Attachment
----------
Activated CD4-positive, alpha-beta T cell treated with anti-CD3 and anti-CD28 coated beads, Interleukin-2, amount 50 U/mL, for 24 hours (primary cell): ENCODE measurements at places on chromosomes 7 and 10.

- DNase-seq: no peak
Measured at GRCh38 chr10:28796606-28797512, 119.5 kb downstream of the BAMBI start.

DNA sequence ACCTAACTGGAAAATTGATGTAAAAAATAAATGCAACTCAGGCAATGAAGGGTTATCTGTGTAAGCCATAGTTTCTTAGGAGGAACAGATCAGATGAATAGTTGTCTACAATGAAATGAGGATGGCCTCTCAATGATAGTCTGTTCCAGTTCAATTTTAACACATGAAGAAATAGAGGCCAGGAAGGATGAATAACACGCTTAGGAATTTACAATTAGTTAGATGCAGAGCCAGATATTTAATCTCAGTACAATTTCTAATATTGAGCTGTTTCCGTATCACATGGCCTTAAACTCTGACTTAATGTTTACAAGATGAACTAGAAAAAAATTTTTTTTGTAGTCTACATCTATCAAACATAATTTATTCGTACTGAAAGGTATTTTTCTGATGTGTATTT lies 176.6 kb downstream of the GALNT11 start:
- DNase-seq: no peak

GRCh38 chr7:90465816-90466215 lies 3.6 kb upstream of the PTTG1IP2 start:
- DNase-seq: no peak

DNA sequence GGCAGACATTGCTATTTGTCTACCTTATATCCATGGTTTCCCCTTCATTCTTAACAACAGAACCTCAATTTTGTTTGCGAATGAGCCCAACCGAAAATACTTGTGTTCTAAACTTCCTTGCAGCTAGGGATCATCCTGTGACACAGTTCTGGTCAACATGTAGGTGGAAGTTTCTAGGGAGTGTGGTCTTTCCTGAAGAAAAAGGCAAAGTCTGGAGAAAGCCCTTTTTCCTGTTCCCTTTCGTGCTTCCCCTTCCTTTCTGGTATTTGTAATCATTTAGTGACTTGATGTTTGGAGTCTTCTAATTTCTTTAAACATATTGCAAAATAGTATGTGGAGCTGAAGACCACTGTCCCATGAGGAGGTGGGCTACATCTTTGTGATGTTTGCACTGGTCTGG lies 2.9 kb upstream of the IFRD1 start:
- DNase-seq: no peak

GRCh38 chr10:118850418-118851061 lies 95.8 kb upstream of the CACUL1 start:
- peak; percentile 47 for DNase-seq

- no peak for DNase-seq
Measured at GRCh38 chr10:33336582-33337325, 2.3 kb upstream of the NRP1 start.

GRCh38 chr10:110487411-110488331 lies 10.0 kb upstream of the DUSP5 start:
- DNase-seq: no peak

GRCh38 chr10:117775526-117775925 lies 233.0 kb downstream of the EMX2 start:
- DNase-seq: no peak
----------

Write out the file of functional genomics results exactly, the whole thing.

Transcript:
Activated CD4-positive, alpha-beta T cell treated with anti-CD3 and anti-CD28 coated beads, Interleukin-2, amount 50 U/mL, for 24 hours (primary cell): ENCODE measurements at places on chromosomes 7 and 10.

- DNase-seq: no peak
Measured at GRCh38 chr10:28796606-28797512, 119.5 kb downstream of the BAMBI start.

DNA sequence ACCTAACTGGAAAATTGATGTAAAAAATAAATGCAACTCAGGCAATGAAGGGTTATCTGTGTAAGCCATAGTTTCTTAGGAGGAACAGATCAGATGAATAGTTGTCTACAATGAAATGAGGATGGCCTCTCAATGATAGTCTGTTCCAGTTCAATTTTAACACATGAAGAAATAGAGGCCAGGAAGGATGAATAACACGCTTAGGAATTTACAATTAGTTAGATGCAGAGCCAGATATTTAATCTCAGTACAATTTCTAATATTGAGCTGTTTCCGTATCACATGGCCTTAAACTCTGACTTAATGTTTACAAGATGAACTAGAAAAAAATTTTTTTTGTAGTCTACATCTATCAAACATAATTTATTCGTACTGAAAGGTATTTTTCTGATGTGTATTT lies 176.6 kb downstream of the GALNT11 start:
- DNase-seq: no peak

GRCh38 chr7:90465816-90466215 lies 3.6 kb upstream of the PTTG1IP2 start:
- DNase-seq: no peak

DNA sequence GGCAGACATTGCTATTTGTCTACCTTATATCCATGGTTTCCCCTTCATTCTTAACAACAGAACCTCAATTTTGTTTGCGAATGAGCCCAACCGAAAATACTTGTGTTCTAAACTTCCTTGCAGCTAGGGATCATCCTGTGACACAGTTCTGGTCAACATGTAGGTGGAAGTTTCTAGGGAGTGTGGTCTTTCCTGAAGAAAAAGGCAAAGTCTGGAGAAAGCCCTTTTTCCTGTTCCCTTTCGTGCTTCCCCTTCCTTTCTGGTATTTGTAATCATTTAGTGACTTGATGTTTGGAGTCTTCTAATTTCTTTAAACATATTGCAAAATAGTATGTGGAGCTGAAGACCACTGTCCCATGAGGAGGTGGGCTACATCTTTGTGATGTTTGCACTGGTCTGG lies 2.9 kb upstream of the IFRD1 start:
- DNase-seq: no peak

GRCh38 chr10:118850418-118851061 lies 95.8 kb upstream of the CACUL1 start:
- peak; percentile 47 for DNase-seq

- no peak for DNase-seq
Measured at GRCh38 chr10:33336582-33337325, 2.3 kb upstream of the NRP1 start.

GRCh38 chr10:110487411-110488331 lies 10.0 kb upstream of the DUSP5 start:
- DNase-seq: no peak

GRCh38 chr10:117775526-117775925 lies 233.0 kb downstream of the EMX2 start:
- DNase-seq: no peak